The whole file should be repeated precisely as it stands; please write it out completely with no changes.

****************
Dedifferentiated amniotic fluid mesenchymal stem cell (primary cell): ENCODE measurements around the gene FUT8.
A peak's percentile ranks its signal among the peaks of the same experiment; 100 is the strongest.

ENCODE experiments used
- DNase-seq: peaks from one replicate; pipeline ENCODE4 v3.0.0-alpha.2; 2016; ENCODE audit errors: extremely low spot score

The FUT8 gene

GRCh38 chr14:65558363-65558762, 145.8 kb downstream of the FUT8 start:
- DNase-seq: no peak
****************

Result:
Dedifferentiated amniotic fluid mesenchymal stem cell (primary cell): ENCODE measurements around the gene FUT8.
A peak's percentile ranks its signal among the peaks of the same experiment; 100 is the strongest.

ENCODE experiments used
- DNase-seq: peaks from one replicate; pipeline ENCODE4 v3.0.0-alpha.2; 2016; ENCODE audit errors: extremely low spot score

The FUT8 gene

GRCh38 chr14:65558363-65558762, 145.8 kb downstream of the FUT8 start:
- DNase-seq: no peak